The objective of the Human Development Index, or H.D.I., is to try to measure the level of development of countries, but not simply to their economic weight measured by the gross domestic product (G.D.P.) or GDP per capita. It therefore integrates more qualitative data. It is an indicator that synthesizes (it is called composite or synthetic indicator) three sets of data:
- Health / longevity (measured by life expectancy at birth), which indirectly measures the satisfaction of essential material needs such as access to a healthy diet, safe drinking water, decent housing, good hygiene and medical care.
- Knowledge or level of education. It is measured by the average length of schooling for adults over 25 and the expected length of schooling for school-aged children. It reflects the satisfaction of intangible needs such as the ability to participate in decision-making in the workplace or in society.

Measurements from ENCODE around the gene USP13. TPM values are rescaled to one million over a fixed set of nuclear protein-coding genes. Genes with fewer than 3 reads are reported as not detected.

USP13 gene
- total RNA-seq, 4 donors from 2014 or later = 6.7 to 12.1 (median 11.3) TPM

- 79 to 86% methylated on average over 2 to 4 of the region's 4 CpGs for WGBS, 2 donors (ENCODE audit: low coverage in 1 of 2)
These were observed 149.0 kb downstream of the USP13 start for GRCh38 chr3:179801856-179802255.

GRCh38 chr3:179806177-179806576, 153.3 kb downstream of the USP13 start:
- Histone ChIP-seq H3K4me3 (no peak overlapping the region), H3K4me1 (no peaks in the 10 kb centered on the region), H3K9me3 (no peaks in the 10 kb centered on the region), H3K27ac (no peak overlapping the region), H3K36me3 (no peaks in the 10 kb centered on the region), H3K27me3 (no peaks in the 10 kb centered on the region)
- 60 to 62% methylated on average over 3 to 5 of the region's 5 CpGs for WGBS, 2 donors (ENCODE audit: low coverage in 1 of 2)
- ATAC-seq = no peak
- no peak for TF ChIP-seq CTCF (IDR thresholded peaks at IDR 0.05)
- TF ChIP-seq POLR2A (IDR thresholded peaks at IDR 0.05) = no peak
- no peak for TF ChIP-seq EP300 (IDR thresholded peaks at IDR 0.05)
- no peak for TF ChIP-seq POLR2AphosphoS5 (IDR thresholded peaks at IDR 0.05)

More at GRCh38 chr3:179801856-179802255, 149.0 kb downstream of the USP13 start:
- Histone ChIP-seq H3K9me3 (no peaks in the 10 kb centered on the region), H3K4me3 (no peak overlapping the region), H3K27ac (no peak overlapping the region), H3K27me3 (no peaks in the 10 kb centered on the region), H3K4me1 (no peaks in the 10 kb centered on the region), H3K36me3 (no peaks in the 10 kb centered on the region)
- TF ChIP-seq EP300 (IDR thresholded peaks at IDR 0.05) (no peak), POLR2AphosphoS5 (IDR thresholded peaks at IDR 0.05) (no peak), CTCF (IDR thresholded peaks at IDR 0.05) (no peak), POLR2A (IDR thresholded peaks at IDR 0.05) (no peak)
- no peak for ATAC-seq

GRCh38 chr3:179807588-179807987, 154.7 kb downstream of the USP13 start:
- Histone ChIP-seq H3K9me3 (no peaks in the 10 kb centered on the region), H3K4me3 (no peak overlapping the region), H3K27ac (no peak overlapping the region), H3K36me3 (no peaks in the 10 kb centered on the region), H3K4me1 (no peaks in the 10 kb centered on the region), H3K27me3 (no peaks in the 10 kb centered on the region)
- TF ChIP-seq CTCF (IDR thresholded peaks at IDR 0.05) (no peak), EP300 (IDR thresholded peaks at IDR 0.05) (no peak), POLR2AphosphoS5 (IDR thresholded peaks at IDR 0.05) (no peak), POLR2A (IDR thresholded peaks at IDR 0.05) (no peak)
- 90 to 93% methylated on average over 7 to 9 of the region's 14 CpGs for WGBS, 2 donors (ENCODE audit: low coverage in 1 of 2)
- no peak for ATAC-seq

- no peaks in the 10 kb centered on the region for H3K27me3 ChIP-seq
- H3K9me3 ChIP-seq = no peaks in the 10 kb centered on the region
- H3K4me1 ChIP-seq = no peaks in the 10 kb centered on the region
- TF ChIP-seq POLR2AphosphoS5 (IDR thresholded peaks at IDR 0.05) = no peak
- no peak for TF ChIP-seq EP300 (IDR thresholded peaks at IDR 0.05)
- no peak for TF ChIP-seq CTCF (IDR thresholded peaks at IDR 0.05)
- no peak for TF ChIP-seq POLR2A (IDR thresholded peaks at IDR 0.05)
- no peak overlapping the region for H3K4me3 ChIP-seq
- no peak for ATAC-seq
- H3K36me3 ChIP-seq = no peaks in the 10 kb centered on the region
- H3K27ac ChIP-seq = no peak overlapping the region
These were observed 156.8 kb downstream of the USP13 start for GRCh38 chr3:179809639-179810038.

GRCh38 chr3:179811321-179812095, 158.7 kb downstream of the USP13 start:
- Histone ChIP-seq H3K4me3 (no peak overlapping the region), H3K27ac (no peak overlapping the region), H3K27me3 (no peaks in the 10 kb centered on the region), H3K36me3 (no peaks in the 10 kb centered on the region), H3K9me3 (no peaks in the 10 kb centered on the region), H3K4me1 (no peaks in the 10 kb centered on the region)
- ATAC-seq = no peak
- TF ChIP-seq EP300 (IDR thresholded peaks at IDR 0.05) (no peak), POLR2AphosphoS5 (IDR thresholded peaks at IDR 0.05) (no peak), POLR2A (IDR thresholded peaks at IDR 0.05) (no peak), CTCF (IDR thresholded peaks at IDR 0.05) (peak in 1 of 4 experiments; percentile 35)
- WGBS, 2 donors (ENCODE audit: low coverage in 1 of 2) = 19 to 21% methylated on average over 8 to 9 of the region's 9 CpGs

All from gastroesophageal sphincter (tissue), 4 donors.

- The standard of living (logarithm of gross income per capita in purchasing power parity), to encompass elements of quality of life that are not described by the first two indices such as mobility or access to Culture.
The HDI is calculated by the United Nations Development Program (UNDP). It is presented as a number without a unit between 0 and 1. More the HDI is closer to 1, the higher the level of development of the country. The calculation of the HDI allows the establishment of an annual ranking of countries.
Between 2015 and 2017, the world’s HDI rose from 0.717 to 0.728.
|Very high human development||0.894|
|High human development||0.757|
|Medium human development||0.645|
|Low human development||0.504|
|East Asia and the Pacific||0.733|
|Latin America and the Caribbean||0.758|
|Europe and Central Asia||0.771|
|Least developed countries||0.524|
|Small island developing states||0.676|
|Organisation for Economic Co‑operation and Development (OECD)||0.895|